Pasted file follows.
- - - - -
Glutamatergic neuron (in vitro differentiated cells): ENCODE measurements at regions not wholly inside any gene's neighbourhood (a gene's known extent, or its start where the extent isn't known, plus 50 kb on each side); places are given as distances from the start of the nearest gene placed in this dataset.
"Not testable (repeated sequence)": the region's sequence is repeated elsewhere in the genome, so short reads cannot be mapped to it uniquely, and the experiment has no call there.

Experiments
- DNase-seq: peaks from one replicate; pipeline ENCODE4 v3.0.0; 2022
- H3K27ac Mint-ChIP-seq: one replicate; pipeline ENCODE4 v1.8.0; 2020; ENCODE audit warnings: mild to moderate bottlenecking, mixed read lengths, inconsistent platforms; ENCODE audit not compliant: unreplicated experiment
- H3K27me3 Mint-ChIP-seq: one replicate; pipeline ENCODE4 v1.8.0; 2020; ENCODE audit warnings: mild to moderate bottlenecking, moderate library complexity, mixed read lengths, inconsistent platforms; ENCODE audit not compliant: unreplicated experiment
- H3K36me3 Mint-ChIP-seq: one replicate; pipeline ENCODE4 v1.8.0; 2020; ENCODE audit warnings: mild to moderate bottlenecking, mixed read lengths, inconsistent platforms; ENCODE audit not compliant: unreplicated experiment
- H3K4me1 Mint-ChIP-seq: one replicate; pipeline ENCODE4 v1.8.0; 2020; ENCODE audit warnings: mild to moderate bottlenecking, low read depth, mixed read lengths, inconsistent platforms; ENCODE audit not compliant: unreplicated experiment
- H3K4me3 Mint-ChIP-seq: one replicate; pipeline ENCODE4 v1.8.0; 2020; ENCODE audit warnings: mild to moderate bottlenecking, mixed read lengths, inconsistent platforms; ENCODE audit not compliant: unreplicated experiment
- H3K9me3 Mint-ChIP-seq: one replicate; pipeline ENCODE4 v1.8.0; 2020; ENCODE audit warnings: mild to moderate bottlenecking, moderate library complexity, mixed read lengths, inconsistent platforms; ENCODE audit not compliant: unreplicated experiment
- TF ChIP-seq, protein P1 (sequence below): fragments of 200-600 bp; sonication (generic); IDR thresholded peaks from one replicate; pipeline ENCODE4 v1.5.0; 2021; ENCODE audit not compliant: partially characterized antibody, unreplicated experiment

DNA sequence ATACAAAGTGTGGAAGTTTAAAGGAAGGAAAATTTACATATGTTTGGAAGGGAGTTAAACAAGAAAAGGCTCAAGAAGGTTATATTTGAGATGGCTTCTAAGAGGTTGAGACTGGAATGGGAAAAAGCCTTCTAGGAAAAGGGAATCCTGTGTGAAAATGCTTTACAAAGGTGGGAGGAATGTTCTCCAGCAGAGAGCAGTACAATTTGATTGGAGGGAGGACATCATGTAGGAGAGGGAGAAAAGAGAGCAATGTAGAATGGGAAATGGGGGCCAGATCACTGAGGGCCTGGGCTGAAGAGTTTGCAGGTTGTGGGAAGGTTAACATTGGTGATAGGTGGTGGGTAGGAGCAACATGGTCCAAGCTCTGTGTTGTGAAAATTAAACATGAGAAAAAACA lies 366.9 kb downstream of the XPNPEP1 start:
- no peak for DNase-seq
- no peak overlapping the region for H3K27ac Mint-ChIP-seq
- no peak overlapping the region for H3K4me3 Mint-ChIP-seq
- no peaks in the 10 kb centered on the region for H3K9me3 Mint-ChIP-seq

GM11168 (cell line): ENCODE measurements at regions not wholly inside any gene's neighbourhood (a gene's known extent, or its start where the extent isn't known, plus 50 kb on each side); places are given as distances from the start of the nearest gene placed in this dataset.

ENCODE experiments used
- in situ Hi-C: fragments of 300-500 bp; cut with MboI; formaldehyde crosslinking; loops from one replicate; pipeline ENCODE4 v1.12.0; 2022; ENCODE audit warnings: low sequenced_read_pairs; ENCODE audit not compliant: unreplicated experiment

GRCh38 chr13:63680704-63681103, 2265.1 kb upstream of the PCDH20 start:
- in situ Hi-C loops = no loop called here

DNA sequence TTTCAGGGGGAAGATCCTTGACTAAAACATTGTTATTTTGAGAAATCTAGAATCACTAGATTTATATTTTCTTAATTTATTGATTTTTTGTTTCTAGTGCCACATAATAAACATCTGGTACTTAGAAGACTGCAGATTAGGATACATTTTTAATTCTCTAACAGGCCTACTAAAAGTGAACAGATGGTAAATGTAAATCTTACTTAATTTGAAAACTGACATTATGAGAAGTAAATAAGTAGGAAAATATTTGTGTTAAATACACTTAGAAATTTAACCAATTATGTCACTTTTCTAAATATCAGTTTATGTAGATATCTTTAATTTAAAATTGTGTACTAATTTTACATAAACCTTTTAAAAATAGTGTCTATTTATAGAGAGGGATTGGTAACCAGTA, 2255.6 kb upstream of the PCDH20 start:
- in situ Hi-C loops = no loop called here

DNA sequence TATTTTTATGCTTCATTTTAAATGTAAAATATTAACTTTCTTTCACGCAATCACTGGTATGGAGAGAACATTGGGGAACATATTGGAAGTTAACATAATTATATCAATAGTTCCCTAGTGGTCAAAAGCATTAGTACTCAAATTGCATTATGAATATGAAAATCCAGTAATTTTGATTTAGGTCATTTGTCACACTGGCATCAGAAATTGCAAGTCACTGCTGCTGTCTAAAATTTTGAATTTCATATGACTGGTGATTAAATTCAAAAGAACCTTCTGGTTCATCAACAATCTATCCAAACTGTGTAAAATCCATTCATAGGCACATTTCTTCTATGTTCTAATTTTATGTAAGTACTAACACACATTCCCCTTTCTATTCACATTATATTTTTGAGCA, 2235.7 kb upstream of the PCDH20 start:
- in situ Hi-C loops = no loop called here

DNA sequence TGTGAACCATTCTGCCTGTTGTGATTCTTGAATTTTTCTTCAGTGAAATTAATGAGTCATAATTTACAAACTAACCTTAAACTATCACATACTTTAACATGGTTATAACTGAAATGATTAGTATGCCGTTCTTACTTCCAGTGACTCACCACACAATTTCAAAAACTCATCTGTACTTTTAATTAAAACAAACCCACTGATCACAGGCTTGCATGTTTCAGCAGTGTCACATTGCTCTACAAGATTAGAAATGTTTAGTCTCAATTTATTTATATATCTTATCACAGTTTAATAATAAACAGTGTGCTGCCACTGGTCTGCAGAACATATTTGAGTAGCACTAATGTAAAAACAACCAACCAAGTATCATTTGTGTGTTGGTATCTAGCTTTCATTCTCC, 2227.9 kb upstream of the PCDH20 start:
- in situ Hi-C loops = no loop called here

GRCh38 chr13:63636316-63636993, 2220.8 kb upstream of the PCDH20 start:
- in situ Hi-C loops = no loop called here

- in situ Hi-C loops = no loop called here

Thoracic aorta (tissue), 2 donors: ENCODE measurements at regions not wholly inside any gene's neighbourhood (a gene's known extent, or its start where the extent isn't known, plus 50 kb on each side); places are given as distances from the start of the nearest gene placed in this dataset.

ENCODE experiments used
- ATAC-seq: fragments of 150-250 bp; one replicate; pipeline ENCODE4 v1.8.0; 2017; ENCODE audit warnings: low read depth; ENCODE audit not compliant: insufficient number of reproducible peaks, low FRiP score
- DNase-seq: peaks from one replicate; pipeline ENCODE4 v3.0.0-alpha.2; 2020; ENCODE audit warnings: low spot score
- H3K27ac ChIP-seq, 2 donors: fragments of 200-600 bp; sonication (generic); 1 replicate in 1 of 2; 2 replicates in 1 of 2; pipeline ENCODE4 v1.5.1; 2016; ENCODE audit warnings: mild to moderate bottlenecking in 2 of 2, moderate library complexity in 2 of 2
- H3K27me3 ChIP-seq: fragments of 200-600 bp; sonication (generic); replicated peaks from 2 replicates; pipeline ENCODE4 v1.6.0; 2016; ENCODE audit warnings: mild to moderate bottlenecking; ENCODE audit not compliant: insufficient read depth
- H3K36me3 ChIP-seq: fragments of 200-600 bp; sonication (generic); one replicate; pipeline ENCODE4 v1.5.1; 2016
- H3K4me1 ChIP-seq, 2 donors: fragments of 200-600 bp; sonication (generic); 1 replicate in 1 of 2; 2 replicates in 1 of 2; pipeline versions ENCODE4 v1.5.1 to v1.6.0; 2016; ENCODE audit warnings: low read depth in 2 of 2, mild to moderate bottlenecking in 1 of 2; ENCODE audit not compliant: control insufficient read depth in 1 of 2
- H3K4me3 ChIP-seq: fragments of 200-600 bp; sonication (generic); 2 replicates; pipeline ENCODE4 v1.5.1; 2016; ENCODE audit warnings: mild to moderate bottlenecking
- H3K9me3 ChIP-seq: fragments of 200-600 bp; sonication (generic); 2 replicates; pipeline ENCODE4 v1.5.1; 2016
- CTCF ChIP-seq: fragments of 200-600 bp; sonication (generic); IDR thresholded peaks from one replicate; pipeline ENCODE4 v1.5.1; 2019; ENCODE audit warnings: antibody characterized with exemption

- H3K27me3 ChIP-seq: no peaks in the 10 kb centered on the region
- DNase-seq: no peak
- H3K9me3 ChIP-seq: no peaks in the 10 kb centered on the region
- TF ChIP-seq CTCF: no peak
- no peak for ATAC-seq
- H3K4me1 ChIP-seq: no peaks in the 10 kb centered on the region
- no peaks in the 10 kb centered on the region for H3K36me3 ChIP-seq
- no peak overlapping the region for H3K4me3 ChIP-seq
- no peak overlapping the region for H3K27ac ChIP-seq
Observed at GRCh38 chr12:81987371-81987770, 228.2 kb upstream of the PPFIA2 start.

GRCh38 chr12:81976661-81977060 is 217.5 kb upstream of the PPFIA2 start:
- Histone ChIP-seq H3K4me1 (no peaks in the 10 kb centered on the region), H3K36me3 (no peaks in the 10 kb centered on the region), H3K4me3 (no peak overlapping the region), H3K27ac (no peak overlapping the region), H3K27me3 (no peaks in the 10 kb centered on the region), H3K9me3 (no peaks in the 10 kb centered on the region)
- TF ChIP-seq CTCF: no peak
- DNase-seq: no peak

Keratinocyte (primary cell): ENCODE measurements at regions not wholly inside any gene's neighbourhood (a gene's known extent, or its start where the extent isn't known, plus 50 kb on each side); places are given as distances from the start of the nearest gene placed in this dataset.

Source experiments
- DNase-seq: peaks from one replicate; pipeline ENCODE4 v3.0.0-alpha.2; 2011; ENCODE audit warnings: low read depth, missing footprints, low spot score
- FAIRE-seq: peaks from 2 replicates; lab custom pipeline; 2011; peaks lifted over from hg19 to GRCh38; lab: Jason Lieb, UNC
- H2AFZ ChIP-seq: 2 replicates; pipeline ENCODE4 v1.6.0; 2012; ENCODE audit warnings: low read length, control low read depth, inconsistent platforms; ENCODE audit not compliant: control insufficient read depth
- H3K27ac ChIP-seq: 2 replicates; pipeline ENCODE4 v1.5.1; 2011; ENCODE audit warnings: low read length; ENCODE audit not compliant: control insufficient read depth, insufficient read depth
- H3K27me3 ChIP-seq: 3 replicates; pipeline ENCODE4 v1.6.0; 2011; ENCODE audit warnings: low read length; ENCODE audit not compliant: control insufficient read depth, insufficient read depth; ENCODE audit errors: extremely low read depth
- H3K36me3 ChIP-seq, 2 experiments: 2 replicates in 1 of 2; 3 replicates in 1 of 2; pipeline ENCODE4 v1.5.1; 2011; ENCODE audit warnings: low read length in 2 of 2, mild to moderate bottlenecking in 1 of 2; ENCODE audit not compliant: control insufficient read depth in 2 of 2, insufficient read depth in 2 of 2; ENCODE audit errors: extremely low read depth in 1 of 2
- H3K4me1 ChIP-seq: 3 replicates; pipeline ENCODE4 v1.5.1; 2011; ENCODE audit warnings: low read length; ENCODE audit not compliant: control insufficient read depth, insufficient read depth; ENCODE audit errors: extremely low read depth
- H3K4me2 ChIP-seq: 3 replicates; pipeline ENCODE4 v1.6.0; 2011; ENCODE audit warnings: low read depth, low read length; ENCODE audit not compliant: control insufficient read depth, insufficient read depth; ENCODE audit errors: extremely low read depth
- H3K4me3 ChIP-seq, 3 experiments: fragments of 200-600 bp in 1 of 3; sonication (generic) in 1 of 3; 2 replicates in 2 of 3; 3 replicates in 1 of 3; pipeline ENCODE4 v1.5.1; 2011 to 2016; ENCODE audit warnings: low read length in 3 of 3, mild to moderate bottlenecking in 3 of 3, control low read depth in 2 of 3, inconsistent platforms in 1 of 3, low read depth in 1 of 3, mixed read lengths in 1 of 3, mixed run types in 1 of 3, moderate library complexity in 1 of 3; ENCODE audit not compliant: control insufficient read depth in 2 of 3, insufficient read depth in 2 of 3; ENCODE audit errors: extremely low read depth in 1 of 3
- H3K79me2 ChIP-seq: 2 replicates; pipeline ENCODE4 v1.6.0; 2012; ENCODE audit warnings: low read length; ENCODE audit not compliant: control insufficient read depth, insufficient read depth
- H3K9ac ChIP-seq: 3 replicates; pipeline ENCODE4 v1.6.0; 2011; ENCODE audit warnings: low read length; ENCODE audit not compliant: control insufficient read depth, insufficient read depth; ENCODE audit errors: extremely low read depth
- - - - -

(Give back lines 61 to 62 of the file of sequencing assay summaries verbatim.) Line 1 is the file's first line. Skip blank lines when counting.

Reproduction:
- H3K27ac ChIP-seq: 2 replicates; pipeline ENCODE4 v1.5.1; 2011; ENCODE audit warnings: low read length; ENCODE audit not compliant: control insufficient read depth, insufficient read depth
- H3K27me3 ChIP-seq: 3 replicates; pipeline ENCODE4 v1.6.0; 2011; ENCODE audit warnings: low read length; ENCODE audit not compliant: control insufficient read depth, insufficient read depth; ENCODE audit errors: extremely low read depth